Refugee Action: Experiments
Problem
Refugee Action's provision in Liverpool and Merseyside forms part of Liverpool Asylum Outreach and Support Project, delivered in partnership with the British Red Cross North and Asylum Link Merseyside.

We see many people who face crises in the asylum system, but are unaware and ill prepared to deal with or avoid them. We have found that a majority of people seeking asylum lack basic knowledge about legal rights, accessing lawyers or negotiating applications and interviews.
Experiment 1
We have experimented with the best way of engaging with people at the very early stage of their asylum journey. We developed Asylum Guides to teach people about the asylum process, their rights within it, what to expect and how to prepare for the next stage, and where to go for help. Asylum Guides are trained volunteers, matched up with people seeking asylum to provide legal information about the asylum process. They explain the asylum system in a way that is accessible and easy to understand.
Impact
In the Asylum Guides pilot, around 58% of participants were granted asylum. In comparison 24% of the 30,747 total asylum applications made in 2016 had been successful by the following year.
Experiment 2
Asylum Guides is a flexible programme that develops alongside the needs of users. We have experimented with delivering the material over a series of weeks and in one-off meetings. Likewise, we have developed our delivery model to incorporate group work and longer-term, one-to-one work. This approach caters to an area receiving high numbers of people into Initial Accommodation (who may be moved out of the area at short notice) and into dispersal accommodation (who may benefit from longer-term support as they move through their asylum claim).
Impact
Asylum Guides group sessions are now conducted in small groups based on languages. The sessions are led by volunteers who have lived experience of the asylum process, and are trained to deliver the Asylum Guides content in clients' native languages, encourage discussion and represent us as an independent, sympathetic organisation with strong links to the rest of the UK's asylum support network.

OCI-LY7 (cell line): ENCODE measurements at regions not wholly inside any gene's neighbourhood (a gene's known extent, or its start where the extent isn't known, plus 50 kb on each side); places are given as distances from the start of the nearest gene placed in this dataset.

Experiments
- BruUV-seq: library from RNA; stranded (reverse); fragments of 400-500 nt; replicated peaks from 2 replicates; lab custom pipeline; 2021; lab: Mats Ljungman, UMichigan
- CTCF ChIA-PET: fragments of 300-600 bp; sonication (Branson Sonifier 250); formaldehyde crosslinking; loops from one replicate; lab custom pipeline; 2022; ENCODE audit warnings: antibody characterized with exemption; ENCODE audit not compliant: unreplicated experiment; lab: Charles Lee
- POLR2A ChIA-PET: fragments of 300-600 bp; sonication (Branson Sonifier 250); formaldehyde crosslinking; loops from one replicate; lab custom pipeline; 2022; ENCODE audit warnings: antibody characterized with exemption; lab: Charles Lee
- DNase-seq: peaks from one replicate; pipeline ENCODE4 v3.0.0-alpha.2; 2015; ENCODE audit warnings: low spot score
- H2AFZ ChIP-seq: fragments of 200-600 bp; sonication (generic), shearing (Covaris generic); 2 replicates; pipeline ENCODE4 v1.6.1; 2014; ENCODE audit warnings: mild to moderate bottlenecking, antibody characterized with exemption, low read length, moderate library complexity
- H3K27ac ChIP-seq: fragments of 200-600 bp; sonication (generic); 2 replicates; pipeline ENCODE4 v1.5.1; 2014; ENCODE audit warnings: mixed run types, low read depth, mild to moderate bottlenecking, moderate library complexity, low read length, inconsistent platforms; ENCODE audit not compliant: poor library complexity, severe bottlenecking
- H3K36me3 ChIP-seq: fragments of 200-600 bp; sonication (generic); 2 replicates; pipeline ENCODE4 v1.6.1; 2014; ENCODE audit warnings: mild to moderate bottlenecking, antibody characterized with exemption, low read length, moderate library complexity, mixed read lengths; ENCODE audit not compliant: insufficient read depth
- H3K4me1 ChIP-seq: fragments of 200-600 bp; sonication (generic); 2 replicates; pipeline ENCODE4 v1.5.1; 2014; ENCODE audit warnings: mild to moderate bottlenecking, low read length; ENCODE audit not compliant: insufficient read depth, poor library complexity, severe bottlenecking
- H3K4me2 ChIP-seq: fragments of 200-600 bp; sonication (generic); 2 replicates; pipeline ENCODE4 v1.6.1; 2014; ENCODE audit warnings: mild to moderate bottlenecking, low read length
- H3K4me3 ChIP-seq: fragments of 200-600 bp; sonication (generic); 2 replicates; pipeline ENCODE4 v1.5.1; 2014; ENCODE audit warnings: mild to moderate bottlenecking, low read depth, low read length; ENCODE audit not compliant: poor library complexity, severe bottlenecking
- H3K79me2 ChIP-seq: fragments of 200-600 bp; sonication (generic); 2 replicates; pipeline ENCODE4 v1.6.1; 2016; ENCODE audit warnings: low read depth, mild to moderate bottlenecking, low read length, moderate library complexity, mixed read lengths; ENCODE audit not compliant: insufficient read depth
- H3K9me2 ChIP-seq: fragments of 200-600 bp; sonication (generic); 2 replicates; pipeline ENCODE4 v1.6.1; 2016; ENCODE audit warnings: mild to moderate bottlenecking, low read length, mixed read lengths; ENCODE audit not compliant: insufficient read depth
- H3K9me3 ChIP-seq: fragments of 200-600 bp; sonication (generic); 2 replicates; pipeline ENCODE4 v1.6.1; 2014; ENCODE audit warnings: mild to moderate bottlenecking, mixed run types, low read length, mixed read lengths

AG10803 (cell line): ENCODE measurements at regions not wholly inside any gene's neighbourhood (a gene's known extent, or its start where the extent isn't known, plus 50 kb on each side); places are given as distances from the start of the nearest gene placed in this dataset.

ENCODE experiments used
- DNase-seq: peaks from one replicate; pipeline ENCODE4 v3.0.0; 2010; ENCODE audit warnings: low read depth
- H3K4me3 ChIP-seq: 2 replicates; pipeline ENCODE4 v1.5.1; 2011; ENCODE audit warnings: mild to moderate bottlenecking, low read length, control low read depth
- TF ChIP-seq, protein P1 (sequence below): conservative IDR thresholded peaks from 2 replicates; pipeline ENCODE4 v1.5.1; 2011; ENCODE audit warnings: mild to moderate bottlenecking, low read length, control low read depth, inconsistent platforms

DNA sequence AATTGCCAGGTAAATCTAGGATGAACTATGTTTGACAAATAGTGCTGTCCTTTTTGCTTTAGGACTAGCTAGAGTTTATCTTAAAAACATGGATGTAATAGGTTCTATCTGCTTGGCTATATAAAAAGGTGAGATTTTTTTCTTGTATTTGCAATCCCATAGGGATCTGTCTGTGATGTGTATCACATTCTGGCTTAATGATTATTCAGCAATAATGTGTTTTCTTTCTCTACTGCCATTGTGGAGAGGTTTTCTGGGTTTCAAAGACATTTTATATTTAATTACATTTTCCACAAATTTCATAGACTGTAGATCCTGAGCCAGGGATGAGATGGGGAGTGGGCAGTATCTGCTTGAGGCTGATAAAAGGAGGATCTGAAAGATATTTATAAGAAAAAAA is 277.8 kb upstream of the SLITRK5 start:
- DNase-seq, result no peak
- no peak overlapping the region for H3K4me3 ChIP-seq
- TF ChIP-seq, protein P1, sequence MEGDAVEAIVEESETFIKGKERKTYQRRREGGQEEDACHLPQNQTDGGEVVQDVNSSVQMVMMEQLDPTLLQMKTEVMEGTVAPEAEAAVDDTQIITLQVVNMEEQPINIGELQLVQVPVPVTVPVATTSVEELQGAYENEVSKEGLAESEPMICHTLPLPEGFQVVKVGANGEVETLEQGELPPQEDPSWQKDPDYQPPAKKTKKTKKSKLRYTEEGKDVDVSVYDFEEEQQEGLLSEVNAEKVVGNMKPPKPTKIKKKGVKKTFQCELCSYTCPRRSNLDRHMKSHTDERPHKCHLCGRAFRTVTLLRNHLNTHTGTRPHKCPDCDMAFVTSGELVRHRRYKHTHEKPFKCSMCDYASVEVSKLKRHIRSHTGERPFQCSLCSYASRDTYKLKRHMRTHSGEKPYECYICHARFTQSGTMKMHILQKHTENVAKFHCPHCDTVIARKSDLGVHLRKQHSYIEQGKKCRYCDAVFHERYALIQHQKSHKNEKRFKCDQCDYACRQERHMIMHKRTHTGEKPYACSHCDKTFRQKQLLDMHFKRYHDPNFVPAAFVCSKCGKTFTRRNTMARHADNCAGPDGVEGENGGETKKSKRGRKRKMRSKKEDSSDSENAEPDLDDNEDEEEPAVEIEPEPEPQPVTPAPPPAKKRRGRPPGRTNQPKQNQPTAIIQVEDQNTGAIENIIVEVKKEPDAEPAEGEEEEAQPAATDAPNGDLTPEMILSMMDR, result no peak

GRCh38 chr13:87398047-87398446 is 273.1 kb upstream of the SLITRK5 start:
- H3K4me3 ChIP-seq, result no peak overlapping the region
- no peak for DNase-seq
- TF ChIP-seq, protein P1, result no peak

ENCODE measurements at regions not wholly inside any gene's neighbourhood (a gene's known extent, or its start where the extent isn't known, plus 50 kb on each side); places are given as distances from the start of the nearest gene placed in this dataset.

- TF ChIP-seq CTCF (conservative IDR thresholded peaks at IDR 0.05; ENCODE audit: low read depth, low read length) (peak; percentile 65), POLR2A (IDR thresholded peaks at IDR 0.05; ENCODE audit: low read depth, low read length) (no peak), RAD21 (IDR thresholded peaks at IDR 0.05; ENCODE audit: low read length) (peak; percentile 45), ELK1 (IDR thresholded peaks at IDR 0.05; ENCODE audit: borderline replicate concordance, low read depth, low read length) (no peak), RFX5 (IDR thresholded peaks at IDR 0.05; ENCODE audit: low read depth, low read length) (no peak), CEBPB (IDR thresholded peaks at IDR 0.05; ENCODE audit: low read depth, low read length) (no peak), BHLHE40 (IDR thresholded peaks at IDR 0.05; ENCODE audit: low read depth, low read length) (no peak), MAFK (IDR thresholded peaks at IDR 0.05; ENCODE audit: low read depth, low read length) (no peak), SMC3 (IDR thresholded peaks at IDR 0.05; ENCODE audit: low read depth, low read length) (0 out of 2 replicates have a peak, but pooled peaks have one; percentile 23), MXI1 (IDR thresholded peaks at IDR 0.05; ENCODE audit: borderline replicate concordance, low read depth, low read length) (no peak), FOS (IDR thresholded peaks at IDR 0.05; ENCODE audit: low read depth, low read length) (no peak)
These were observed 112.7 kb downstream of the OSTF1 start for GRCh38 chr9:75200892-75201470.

Volunteers are encouraged to take ownership over the project and to help us embed Asylum Guides into communities, as members of those communities themselves. This helps us to promote a welcoming, sociable atmosphere in which people can feel connected to support services via volunteers who have shared their experiences. Incorporating ongoing one-to-one Asylum Guides work now allows us to provide more comprehensive, long-lasting support to people residing in Merseyside's dispersal accommodation. This additional volunteer autonomy also means that the project coordinator is able to spend more time directing complex queries, ensuring the sessions run smoothly and bringing the service to more people over a much larger area.
Experiment 3
Capacity Building and Awareness Raising – As part of the Strategic National Asylum Programme carried out in partnership with the British Red Cross and Asylum Link Merseyside, we have been delivering capacity building and awareness raising seminars to charities and statutory services across Merseyside. We aim to build capacity and awareness within any organisation working with people seeking asylum, however we particularly look bring this aspect of our Early Action work to those organisations coming into contact with people near the beginning of their asylum journey.
Impact
We are raising awareness of the serious issues faced by people seeking asylum and building the capacity to mitigate and prevent them in organisations across Merseyside. Over the last six months, for example, we have been significantly involved in helping Halton borough council, and local charity and faith sector organisations prepare, as the region becomes a new asylum dispersal area. We have raised awareness among staff running local services, as well as training and supporting volunteers in grass roots and faith sector organisations, who have now established the area's first drop-in service. Our presence will continue there as we deliver the Asylum Guides Project in Halton and support the new drop-in volunteers to carry out their work.